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Biophilic Cities – can long term visions for sustainable urban transport contribute? Miles Tight, Professor of Transport, Energy and Environment Symposium.

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Presentation on theme: "Biophilic Cities – can long term visions for sustainable urban transport contribute? Miles Tight, Professor of Transport, Energy and Environment Symposium."— Presentation transcript:

1 Biophilic Cities – can long term visions for sustainable urban transport contribute? Miles Tight, Professor of Transport, Energy and Environment Symposium on Biophilic Cities University of Birmingham 1 st April 2014

2 Rationale Huge potential for improving provision for walking and cycling Consider step change in provision and use rather than unfocussed incremental change Long term change to 2030 Use a visioning approach to imagine futures where walking and cycling play a substantially enhanced role in society Consider pathways to achieve futures.

3

4 Rebalancing power in transport (at least temporarily!)

5 Rationale Huge potential for improving provision for walking and cycling Consider step change in provision and use rather than unfocussed incremental change Long term change to 2030 Use a visioning approach to imagine futures where walking and cycling play a substantially enhanced role in society Consider pathways to achieve futures.

6 Why Visioning and pathways? Permits novel ideas, aspirational thinking A way of dismissing the inevitable discussion of barriers Enables a longer term view than normally the case Changes to direction/trends Targets?

7 Vision development Our visions..... Based on an imaginary, but recognisable urban area 3 alternative futures/visions plus overview of how things are now Developed visualisations plus more detailed narratives Assumption is that the visions would become the minimum standard across urban areas in Britain Aim to understand how different groups will react to these futures and provide a means by which those groups can explore their own futures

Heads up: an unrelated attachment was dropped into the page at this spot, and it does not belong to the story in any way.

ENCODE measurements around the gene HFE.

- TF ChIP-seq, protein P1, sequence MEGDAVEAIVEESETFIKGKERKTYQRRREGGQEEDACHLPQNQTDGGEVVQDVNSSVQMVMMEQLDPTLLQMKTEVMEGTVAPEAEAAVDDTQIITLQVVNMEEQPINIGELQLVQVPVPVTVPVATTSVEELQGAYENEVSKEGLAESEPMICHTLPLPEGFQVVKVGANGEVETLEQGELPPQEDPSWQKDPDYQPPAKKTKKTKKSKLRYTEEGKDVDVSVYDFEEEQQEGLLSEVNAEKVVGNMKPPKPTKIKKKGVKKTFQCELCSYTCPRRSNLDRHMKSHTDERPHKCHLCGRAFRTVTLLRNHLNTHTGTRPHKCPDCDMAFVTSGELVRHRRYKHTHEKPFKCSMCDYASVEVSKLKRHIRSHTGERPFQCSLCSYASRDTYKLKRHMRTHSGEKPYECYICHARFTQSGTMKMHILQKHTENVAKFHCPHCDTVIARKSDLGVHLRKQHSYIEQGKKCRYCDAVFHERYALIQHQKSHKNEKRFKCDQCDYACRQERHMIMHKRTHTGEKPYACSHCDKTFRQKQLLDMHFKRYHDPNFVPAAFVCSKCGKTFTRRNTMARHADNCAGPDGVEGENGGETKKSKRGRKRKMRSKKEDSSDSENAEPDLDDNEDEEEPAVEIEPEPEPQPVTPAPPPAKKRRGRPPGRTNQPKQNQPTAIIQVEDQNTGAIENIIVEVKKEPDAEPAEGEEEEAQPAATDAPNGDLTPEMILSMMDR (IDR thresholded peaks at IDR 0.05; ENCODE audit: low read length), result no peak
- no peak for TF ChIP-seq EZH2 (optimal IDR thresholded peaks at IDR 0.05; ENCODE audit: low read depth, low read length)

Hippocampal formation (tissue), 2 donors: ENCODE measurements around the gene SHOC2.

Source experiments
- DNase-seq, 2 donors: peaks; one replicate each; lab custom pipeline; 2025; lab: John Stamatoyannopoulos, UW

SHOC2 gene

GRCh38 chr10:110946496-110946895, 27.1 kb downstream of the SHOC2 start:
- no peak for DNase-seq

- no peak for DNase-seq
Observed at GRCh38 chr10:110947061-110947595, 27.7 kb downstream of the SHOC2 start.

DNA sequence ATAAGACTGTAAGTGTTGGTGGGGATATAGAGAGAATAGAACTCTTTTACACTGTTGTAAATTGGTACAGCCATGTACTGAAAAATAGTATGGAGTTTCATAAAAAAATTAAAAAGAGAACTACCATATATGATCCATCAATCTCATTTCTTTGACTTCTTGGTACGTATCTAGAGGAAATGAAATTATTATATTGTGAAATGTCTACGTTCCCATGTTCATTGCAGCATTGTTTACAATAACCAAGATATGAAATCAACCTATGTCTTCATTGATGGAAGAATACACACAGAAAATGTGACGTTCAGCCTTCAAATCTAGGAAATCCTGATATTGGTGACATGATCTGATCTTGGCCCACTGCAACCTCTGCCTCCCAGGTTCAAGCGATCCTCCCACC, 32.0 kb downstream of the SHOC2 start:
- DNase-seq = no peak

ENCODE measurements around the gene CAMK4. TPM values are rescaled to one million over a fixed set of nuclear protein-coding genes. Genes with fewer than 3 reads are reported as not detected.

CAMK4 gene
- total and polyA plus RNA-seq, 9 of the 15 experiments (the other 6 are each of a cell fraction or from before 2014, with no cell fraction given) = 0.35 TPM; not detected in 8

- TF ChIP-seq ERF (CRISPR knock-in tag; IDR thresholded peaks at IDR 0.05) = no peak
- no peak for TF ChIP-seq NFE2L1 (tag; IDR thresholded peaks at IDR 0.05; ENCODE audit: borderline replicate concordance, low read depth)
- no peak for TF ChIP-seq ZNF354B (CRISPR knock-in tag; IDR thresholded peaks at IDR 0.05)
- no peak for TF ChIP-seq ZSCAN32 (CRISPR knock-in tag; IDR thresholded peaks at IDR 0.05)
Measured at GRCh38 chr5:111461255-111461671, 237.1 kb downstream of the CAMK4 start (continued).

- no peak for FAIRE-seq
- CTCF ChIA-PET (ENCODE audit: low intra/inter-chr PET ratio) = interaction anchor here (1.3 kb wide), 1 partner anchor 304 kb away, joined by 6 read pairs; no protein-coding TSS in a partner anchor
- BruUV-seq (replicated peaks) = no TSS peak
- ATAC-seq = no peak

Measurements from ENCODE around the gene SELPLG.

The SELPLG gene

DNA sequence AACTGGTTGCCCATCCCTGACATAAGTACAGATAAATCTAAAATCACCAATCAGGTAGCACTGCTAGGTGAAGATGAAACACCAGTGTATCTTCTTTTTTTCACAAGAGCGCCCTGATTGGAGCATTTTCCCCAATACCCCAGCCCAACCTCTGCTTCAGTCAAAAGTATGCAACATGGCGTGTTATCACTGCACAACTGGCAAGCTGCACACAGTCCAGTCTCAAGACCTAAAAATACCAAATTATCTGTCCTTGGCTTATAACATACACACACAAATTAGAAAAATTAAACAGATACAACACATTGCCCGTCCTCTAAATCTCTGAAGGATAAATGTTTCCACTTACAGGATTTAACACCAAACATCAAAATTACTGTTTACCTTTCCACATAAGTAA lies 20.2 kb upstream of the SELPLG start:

8 The urban area

9 2010

10 Vision 1: Best practice Mode split (urban area): Walking ~32% (28%) Cycling ~13% (1%) Public transport ~25% (12%) Car ~30% (59%) Guiding principle: Universal (or near) application of current European best practice to walking/cycling in UK urban areas

11 Vision 1: 2030

12 Walking (~37%) Bicycle (~23%) Public transport (~35%) Private car (~5%) Guiding principle: Mode Split (urban area): ‘ A re-think of the provision and infrastructure for public transport, walking and cycling, has led to a significant decrease in the use of the car ’ Vision 2: a Car-Free, PT-orientated’ Future

13 Vision 2: 2030

14 Walking (~40%) Human powered/assisted Vehicles [HPVs] (~40%) Public transport (~15%) Multi-occupancy electric vehicles (~5%) Guiding principle: Mode Split (urban area): Serious constraints on energy usage have rendered the traditional car obsolete. Parallel developments in ‘smart technology’ have enabled walking and cycling to become the predominant modes of urban transport Vision 3: a localised, energy efficient future

15 Vision 3: 2030

16 Some final thoughts? Is it useful to think about how radically different urban transport futures may look and operate? Essential to consider pathways to achieve those futures Need tools to help plan for large-scale step-changes How to tell the full story beyond the visualisations? Can we isolate transport from other aspects of society when considering large-scale long-term change? How does this fit with a biophilic cities agenda?

17 “If the spectator is mired in realistic narrations and offered no utopic visions, what will produce a disposition for social change......?” M.C. Boyer (1994) See Boyer, M.C. (1994). The city of collective memory: its history, imagery and architectural entertainments. Cambridge MA, MIT Press. Do we dare to think differently?

18 See for further informationwww.visions2030.org.uk

19 Source: Koonce, 2012 Source: University of Michigan, 2008 Source:


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